Friday, November 18, 2016

Men like my father cannot die


Men like my father cannot die. They are with us still, real in memory as they were in flesh, loving and beloved forever. - How Green Was My Valley, 1941




On the evening of November 14th, my dad's first death anniversary, I got a formal English language text message from a 'blood relation' acquaintance, dutifully reminding me of the momentous day in a matter of fact tone that seemed like a carefully rehearsed Brechtian estrangement. I was also duly updated in the same message, on the publisher's behalf, about the online release of my dad's 'searing' anti autobiography, released 'exactly a year after' my dad's demise (how thoughtful!) and available in print 'at a price' (how resourceful!)

It's always hilarious to learn of things you know better. A few days before his exit, my dad had proactively briefed us on his thoughts on the revised edition of his anti-autobiography, how he chose to subtly hint at the idiosyncrasies of certain characters rather than explicitly expose them, how he inserted a few episodes that he had omitted in the previous version owing to strong inhibitions, and, above all, how he finally came to terms with the fact that journalists won't ever allow journalism to raise the bar, they will instead raise a toast to relish and cherish the Great Indian Mutual Admiration club that binds editors, reporters and publishers of all makes.

More on my dad's book in the posts to follow ...

Coming back to the staged Facebook book launch of 14th November, it was nauseating to watch the fun even from a (safe) distance. Both the publisher and copyright owner would do well to delve deep into the book's text rather than package their rehashed sermons for the target audience. That my father's words resonate even after his exit is no surprise, why they fail to activate the living-dead towards positive thought and action indeed is.

The publisher, in his highly patronizing note, does strike a chord in a few paras, but he could have gainfully resisted the temptation to certify the work, had he restricted his purview to the book's genre and place of pride in literature. There was absolutely no need for sweeping observations on the author's talent and temperament, for which better resources are thankfully available. My dad in his melancholic outbursts had this habit of sharing too much with the wrong set of people, giving them ample scope to package and market their convenient, half-baked conclusions. Besides, father-son ideological differences always come handy for staking first-mover claims of 'knowing him better than the family'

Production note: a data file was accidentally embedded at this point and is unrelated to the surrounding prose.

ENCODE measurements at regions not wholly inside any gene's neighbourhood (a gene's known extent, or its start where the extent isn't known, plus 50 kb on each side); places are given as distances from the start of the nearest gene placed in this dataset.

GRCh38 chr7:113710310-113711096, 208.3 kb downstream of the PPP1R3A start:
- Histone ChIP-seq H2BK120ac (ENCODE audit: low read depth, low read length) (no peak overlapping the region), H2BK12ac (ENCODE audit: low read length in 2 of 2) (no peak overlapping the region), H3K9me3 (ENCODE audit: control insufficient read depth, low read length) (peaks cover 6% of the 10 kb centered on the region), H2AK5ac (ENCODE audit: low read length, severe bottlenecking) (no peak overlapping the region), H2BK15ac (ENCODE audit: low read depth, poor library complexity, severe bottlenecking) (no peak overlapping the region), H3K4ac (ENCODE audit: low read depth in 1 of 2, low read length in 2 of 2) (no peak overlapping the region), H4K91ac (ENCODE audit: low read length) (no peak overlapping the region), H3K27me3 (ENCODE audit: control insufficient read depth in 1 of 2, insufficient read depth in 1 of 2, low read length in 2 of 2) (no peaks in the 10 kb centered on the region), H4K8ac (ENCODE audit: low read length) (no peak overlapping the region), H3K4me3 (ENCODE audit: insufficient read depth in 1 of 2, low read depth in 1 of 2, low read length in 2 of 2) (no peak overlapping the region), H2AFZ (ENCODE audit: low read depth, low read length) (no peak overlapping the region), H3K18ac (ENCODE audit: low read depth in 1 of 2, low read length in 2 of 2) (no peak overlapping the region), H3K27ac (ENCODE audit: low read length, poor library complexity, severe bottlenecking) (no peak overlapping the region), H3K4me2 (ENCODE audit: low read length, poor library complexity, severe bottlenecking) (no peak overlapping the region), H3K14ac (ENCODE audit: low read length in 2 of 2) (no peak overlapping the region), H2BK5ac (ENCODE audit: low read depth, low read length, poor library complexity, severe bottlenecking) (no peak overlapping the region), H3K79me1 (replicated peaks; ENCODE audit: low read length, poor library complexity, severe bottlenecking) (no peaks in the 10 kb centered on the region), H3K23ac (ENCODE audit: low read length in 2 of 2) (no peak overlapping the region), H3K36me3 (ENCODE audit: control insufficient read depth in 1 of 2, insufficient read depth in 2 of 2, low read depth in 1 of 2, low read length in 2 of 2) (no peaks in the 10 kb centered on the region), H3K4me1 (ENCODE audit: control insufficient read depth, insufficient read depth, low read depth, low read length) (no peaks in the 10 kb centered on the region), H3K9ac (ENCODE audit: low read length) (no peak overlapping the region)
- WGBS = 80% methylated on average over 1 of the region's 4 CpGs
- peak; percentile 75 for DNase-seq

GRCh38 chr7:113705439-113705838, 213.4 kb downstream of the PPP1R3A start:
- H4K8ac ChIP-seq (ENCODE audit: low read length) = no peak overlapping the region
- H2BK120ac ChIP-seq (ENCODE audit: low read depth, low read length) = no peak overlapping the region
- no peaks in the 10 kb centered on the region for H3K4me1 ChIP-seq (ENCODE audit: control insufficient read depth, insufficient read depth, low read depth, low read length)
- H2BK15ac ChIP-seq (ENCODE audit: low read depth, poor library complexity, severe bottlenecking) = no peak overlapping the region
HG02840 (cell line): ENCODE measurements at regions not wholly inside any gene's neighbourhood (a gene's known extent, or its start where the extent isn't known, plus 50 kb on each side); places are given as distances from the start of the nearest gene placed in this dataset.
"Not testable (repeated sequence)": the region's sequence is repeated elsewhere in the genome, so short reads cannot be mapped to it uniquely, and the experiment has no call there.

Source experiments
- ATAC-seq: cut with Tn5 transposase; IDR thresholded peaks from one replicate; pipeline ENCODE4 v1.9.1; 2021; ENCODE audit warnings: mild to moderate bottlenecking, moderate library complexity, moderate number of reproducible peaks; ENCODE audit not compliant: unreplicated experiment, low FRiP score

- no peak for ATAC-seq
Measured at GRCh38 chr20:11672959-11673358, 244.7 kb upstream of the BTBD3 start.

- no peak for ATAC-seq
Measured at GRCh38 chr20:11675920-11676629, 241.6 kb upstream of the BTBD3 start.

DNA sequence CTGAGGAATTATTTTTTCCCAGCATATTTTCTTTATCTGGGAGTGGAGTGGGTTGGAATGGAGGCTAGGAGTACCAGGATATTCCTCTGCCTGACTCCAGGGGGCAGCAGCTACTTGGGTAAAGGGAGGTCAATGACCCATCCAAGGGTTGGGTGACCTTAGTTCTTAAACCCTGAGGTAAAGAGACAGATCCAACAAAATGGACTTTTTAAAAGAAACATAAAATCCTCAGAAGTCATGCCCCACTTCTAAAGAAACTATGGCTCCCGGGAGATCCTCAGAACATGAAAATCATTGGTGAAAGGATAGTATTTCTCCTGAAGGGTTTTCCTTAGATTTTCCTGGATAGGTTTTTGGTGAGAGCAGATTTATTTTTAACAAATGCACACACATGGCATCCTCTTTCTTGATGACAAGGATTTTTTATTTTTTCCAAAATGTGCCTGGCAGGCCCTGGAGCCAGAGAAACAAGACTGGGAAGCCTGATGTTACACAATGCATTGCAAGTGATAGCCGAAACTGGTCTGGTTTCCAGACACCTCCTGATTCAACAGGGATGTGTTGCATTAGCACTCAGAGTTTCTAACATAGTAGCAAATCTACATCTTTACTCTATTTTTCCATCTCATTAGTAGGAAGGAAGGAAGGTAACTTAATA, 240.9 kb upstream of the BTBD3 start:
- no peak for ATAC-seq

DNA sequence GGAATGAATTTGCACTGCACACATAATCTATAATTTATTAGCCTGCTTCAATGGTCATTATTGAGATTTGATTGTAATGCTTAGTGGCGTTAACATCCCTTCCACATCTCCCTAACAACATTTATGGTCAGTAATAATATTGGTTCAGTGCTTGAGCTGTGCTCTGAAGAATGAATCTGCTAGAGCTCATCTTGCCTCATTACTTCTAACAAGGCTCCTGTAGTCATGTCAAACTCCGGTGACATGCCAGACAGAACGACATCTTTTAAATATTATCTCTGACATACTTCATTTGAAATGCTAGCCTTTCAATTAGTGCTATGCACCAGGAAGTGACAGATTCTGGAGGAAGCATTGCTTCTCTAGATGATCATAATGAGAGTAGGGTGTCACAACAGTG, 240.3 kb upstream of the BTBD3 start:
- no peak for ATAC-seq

It would have been great had the publisher been more sensitive to an earlier book's cause during the fag end of its making when my dad chased him day and night for corrections and our friend was very selective in picking up his cell phone in response. Notwithstanding my dad's single-minded obsession with text revisions and a discernibly finicky nature, he deserved quality editorial attention in what was one of his last works, if not life work.

Mr. Publisher, don't get us wrong, we are truly happy that you have earned the tag of an intellectual, radical, non-conformist publisher, thanks to this work that belongs to a unique genre that Terry Eagleton aptly refers to as the attempt to write about your personal history 'in such a way as to outwit the prurience and immodesty of the genre by frustrating your own desire for self-display and the reader's desire to enter your inner life'.

About the copyright owner, less said the better. There's so much that my dad shared in his parting thoughts - both spoken and mute - but we don't see any reason to underline them to settle scores, the way the copyright owner did all along. We would only like to humbly request the first owner to secretly recall the ghastly moments of the nerve-wrecking span - from the night of 11th November to the noon of 14th November - of the year gone by. The painful memories of your sickening escapism, promulgated grief and ill-timed tantrums will always be fresh in our minds. No book release can ever wipe them out, and shouldn't. For your kind information and broadcasting, we don't need the crutches of a book release to revive dad's memories and thoughts. He guides us day in and day out, for men like my father never die. They cannot die.

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